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Building Type: Institutional
Original Structure Type: Unreinforced Brick
Retrofit System Type: Isolation
Year of Retrofit: 2002
Uploaded by: Private
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Hearst Memorial Mining Building

Hearst Memorial Mining Hall (built in 1907) is an imposing four-story structure originally made of unreinforced brick masonry with exterior cladding of granite masonry. Infill reinforced concrete floors were added to provide additional structural support and occupiable space in 1947. In a 1990 study, engineers found the following problems: the masonry brick walls were weak due to their lack of reinforcement; the floor slabs had insufficient connection to the masonry brick walls; the front façade, chimneys, terra cotta tile ceilings, and stone ornamentation could all fall during an earthquake. Knowing the building’s proximity to the Hayward fault, the selected retrofit solution was “base isolation.” This technique improves the seismic performance of the building by placing the building on bearings that is stiff in the vertical direction and flexible in the horizontal direction. Because the bearings are flexible horizontally, the ground can shake at a more vigorous rate than will be experienced in the structure above the bearings. By separating the building from the ground or “isolating” it with these bearings, the fragile components of the building like the façade, chimneys, etc. will likely remain undamaged during an earthquake. The retrofitted building is now supported on 134 rubber-laminated steel bearings (also called isolators) so the building is able to move 28 inches horizontally in any direction during an earthquake. These bearings are also very resistant to natural degradation. This retrofit system utilized the new concept of performance-based design, which surpasses building codes by tailoring a building’s design to its desired performance after an earthquake.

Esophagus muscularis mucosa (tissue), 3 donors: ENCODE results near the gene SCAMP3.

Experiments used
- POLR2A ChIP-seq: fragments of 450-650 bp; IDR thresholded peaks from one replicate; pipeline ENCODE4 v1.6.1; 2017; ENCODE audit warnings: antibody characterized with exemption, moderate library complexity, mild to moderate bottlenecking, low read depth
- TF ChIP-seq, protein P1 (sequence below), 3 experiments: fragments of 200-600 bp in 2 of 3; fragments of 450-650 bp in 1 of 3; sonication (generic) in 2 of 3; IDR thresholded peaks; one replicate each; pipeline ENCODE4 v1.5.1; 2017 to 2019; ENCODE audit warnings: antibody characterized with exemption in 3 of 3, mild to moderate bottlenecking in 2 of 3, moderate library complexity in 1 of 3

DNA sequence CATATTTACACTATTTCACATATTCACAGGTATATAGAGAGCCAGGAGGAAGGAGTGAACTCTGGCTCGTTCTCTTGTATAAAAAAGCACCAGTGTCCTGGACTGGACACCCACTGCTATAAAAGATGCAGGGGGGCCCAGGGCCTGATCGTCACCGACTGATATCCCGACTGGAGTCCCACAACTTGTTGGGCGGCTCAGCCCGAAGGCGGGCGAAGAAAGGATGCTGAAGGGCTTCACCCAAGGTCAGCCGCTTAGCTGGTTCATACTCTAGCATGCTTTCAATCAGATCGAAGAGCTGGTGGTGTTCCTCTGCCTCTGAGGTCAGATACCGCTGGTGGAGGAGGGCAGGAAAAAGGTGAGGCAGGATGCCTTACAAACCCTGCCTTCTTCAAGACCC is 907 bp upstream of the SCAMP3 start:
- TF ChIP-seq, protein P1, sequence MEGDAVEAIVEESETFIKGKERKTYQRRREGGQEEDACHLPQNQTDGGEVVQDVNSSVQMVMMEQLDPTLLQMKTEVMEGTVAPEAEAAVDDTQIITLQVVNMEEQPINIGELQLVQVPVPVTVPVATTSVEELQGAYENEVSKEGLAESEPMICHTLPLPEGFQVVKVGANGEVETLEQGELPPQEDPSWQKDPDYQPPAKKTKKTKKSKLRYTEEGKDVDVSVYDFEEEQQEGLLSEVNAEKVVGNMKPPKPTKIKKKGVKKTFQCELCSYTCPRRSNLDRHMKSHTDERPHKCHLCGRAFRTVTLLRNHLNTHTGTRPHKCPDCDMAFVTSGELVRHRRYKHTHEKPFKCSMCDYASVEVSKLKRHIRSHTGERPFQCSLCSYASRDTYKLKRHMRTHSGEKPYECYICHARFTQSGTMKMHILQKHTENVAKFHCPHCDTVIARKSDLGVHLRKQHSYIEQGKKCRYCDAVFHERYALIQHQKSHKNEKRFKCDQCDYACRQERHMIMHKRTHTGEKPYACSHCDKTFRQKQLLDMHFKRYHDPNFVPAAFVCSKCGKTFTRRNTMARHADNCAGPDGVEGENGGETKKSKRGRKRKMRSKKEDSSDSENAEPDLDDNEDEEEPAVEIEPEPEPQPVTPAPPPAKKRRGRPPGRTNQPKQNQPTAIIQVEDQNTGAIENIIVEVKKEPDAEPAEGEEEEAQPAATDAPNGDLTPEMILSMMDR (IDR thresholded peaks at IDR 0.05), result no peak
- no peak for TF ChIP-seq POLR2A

This University of California Berkeley building was retrofitted as a part of the SAFER Program (Seismic Action for Facilities Enhancement & Renewal) which systematically reviewed, prioritized, and constructed building retrofits for all UC Berkeley owned and operated buildings.

Retrofit Engineer: Rutherford and Chekene
Retrofit Architect: NBBJ